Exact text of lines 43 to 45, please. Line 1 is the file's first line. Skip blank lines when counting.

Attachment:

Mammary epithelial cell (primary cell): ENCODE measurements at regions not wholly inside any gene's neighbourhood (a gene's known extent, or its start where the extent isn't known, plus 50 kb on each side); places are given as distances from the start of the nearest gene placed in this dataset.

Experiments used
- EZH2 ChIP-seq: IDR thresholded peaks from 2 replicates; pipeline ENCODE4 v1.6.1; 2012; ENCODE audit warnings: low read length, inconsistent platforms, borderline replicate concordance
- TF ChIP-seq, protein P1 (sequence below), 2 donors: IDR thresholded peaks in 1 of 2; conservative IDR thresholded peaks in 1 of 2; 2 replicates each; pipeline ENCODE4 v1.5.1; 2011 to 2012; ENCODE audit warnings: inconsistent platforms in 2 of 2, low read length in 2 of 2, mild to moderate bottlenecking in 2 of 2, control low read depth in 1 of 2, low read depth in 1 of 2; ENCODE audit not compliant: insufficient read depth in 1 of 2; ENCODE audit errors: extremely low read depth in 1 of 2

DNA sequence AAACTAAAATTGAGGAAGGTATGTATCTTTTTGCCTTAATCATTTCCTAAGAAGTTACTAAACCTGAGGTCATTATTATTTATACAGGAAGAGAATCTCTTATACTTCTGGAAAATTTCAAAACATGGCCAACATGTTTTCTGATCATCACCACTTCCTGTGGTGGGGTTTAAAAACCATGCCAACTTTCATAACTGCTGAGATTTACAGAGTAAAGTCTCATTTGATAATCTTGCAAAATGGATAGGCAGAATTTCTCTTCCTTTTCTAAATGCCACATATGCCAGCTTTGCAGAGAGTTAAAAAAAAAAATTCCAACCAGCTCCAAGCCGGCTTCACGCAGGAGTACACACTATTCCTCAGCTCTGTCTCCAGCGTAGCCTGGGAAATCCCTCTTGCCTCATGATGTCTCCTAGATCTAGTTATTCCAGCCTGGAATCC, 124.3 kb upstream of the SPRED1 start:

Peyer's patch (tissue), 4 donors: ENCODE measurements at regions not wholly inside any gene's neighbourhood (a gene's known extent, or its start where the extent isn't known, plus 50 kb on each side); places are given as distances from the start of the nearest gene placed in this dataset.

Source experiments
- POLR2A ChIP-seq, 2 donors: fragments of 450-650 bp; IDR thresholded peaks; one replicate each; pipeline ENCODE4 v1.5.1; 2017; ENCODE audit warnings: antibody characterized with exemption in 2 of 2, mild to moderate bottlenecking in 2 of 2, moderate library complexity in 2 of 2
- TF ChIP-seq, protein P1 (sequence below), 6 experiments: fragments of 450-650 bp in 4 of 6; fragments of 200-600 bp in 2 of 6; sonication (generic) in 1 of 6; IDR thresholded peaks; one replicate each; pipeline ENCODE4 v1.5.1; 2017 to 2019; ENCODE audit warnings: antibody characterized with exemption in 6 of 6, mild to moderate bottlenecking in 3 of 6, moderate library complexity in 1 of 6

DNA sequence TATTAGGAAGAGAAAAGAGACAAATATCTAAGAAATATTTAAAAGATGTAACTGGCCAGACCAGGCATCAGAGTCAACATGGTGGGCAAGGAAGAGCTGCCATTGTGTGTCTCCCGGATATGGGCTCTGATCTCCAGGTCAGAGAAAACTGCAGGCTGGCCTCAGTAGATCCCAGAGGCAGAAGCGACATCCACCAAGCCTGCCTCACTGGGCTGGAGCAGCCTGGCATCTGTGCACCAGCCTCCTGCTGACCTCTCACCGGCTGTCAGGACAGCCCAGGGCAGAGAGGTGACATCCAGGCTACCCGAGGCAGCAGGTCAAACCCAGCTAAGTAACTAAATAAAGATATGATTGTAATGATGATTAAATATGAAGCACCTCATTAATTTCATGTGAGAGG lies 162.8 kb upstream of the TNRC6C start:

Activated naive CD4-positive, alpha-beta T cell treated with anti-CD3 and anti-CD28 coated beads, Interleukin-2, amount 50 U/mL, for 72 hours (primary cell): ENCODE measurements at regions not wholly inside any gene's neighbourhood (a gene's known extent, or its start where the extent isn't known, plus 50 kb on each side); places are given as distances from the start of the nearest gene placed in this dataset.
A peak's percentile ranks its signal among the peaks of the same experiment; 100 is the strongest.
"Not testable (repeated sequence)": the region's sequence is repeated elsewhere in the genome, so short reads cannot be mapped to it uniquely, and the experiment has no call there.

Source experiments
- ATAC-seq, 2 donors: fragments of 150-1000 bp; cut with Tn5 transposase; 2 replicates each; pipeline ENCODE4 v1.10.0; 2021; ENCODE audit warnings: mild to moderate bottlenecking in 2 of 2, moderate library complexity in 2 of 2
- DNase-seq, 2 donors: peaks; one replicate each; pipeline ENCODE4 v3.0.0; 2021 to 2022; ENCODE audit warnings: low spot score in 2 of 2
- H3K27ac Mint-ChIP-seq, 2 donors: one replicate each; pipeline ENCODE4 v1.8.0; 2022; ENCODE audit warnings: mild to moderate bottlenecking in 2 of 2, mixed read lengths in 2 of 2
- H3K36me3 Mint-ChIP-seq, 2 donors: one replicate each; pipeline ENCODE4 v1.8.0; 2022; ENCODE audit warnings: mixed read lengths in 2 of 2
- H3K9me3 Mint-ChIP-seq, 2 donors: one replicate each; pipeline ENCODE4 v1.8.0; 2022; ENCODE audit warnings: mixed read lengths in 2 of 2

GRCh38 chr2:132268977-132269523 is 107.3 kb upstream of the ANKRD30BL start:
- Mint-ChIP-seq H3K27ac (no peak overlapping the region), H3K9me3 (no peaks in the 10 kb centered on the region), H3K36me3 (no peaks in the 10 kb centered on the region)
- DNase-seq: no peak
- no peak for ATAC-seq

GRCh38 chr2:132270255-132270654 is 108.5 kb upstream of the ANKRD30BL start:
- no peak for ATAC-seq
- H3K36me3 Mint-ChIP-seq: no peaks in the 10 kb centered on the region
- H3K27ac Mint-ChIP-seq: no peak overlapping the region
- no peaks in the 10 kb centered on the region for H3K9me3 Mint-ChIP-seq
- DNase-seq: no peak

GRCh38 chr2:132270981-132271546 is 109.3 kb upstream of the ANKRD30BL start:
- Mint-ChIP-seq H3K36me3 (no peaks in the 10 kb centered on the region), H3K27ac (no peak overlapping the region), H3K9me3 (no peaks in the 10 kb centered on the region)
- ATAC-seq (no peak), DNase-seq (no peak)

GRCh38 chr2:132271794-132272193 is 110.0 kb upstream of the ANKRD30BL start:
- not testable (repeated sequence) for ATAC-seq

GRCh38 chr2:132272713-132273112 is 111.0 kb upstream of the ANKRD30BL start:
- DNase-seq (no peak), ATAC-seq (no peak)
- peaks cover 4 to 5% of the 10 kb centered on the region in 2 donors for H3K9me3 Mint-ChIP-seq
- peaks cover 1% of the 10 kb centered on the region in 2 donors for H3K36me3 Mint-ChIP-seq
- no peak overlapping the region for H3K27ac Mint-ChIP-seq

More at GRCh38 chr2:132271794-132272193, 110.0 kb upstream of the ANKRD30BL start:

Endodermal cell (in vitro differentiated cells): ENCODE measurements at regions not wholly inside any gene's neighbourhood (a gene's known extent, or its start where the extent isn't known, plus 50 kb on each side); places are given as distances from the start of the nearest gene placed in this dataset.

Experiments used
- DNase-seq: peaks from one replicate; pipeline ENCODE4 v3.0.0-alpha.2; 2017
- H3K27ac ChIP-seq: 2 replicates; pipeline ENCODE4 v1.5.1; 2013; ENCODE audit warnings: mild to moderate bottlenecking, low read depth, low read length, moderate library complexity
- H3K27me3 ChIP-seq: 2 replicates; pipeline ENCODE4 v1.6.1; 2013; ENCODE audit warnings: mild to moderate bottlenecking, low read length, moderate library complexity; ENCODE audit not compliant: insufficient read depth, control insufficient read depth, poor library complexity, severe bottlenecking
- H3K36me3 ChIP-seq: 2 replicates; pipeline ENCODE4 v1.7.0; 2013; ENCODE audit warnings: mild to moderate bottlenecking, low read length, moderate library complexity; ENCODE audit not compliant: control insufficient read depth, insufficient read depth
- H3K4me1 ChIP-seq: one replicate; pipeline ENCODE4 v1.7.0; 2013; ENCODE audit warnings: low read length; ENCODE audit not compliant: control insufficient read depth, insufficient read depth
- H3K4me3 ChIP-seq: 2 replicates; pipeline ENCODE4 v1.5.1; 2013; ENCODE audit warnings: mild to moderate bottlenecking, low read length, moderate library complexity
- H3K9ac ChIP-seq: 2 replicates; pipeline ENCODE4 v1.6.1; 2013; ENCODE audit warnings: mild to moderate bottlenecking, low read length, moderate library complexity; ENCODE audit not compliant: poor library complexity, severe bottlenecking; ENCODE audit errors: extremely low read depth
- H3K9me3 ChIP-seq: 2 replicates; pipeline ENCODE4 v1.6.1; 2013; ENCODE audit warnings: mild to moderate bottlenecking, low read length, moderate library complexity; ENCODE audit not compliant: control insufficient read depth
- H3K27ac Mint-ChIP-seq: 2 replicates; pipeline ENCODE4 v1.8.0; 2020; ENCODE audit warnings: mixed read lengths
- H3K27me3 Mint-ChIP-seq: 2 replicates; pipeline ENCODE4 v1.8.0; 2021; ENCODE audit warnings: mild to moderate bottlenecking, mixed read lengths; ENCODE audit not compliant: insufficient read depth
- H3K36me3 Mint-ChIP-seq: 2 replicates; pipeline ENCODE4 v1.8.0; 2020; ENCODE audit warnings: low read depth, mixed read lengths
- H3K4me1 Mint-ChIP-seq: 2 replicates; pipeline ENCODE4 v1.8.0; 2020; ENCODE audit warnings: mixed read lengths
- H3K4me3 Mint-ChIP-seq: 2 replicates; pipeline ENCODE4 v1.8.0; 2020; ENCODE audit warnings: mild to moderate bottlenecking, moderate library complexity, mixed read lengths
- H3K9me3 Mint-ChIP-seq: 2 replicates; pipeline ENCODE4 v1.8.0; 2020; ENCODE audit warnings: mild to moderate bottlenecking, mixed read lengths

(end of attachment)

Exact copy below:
- DNase-seq: peaks from one replicate; pipeline ENCODE4 v3.0.0-alpha.2; 2017
- H3K27ac ChIP-seq: 2 replicates; pipeline ENCODE4 v1.5.1; 2013; ENCODE audit warnings: mild to moderate bottlenecking, low read depth, low read length, moderate library complexity
- H3K27me3 ChIP-seq: 2 replicates; pipeline ENCODE4 v1.6.1; 2013; ENCODE audit warnings: mild to moderate bottlenecking, low read length, moderate library complexity; ENCODE audit not compliant: insufficient read depth, control insufficient read depth, poor library complexity, severe bottlenecking